Pension versus ISA

What to take into account before deciding whether to put money into a pension or an ISA.

If you are looking for a way to save to help meet your financial objectives, you may wonder whether to invest in a pension or a stocks and shares ISA. Both options have their advantages and disadvantages, so it's important to understand how they work and what they can offer you.

Pension Overview

A pension is a type of account that allows you to save money for your retirement and get tax relief on your contributions. This means that the government will add money to your pension based on how much you contribute. For example, suppose you are a higher-rate taxpayer and would like to have an additional £100 in your pension.

How much you actually pay into your pension: £80

Amount of basic-rate tax relief added to your pension by the government: £20

Amount of higher-rate tax relief you can claim back through your tax return: £20

This could be £25 if you are an additional rate tax payer.

The total amount of tax relief you earn: £40

The total cost of your pension contribution: £60

There are limits on how much you can contribute and how much tax relief you can get depending on your earnings. There will be tax when you withdraw money from your pension, but with a careful financial plan, you can minimise this tax to ensure a net benefit.

ISA Overview

A stocks and shares ISA is another type of account that allows you to invest your money in a range of assets. You don't get tax relief on your contributions, but you don't pay any tax on the withdrawals making it highly tax efficient and available to achieve a broader range of financial objectives.

When might you use them

Your age may influence your decision to invest in a pension or a stocks and shares ISA. Generally speaking, a pension is more suitable for long-term saving, as you can't access your money until you reach 55 (57 from 2028). This means that you can benefit from tax relief on your contributions and compound growth over time. However, a pension also means that you have less flexibility and control over your money; therefore, it could be beneficial to have another type of investment.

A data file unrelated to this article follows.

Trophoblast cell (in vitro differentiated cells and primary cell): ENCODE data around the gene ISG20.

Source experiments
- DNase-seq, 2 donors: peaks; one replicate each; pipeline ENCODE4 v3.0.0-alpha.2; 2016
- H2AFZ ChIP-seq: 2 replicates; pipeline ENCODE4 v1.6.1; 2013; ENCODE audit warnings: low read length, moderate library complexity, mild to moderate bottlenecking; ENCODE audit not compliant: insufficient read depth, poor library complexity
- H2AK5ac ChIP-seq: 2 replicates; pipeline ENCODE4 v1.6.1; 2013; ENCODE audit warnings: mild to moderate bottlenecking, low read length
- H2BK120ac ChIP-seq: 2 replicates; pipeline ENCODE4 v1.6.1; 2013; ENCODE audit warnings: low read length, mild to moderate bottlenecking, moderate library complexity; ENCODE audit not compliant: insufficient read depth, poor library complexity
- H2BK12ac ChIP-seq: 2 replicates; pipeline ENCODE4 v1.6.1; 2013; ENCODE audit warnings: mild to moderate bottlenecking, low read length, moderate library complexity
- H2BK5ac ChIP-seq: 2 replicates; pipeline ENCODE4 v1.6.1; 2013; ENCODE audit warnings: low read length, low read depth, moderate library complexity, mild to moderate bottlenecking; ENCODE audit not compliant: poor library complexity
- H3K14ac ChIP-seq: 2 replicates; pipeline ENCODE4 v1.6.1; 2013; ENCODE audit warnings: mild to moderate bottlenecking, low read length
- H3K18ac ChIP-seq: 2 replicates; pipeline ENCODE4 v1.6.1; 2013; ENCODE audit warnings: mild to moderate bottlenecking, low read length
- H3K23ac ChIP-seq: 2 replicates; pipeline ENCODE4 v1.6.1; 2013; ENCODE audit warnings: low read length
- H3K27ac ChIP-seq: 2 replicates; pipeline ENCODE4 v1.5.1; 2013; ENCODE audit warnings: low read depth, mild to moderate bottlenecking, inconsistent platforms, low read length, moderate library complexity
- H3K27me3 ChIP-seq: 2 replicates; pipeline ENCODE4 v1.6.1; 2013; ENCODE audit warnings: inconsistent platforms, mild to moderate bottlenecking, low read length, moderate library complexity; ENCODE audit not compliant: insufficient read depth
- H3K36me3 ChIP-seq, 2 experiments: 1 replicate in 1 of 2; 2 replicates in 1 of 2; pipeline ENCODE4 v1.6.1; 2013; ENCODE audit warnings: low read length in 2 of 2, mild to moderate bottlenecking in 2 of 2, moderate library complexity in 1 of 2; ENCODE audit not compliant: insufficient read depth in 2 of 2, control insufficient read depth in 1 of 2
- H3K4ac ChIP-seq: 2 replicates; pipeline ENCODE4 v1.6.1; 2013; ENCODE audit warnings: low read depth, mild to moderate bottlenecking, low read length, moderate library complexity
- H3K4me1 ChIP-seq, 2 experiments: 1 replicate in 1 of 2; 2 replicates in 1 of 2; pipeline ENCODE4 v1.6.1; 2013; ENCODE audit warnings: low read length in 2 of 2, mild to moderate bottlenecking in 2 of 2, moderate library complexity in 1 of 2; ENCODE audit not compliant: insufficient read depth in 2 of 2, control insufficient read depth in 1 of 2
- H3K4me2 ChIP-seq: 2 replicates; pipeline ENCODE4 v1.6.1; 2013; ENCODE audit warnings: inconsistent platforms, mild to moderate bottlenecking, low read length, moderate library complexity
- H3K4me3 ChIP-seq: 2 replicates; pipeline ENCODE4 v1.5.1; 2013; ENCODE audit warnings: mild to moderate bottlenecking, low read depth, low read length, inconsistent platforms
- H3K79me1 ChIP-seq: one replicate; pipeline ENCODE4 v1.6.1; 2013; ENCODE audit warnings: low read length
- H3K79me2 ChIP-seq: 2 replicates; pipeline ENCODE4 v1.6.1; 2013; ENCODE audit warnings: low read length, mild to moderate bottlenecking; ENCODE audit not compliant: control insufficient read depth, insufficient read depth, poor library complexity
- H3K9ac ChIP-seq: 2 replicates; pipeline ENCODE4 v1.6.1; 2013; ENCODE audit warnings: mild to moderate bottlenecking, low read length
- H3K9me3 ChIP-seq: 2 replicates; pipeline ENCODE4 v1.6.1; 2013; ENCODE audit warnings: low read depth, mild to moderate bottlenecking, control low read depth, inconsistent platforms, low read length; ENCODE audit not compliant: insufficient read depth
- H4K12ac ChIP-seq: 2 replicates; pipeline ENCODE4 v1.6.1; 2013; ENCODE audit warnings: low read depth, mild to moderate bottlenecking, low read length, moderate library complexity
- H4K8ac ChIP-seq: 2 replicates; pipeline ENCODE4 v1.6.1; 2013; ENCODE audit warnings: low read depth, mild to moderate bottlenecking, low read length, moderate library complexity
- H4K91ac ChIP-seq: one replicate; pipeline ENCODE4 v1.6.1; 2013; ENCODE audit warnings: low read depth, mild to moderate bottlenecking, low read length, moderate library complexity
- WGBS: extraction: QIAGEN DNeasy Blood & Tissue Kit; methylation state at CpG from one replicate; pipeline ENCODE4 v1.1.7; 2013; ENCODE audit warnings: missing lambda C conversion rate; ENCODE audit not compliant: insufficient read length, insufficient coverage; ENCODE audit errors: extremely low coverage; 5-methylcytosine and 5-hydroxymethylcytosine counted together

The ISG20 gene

On the other hand, a stocks and shares ISA is more suitable for medium-term saving, as you can access your money at any time and without penalty. This means that you can use your money for other goals or emergencies, as well as retirement. Depending on your discipline, a stocks and shares ISA also means you have less incentive to save for retirement, as you may be tempted to spend your money before then!

If you are a business owner, you can contribute to your pension directly from your business account, reducing corporation tax – this is impossible with an ISA and can be an incredible planning tool. There will be another article coming soon on this subject.

The below graph illustrates the benefit of tax relief over the long term. Assuming 5% growth and £8,000 per year investment, you will see that after ten years, you would have £25,000 more in the pension and after 15 years £43,000 more.

As you can see, both options have their pros and cons, so it's important to consider your personal circumstances and financial objectives before deciding which one is best for you.

If you would like to discuss your options, please do not hesitate to contact us.

Article written by Aaron Pitt, Chartered Financial Planner at Kellands Bristol

Please note

This article is simply intended to summarise some of the features of ISAs and pensions and does not constitute financial advice. If you need help with investment decisions, speak to an independent financial adviser.



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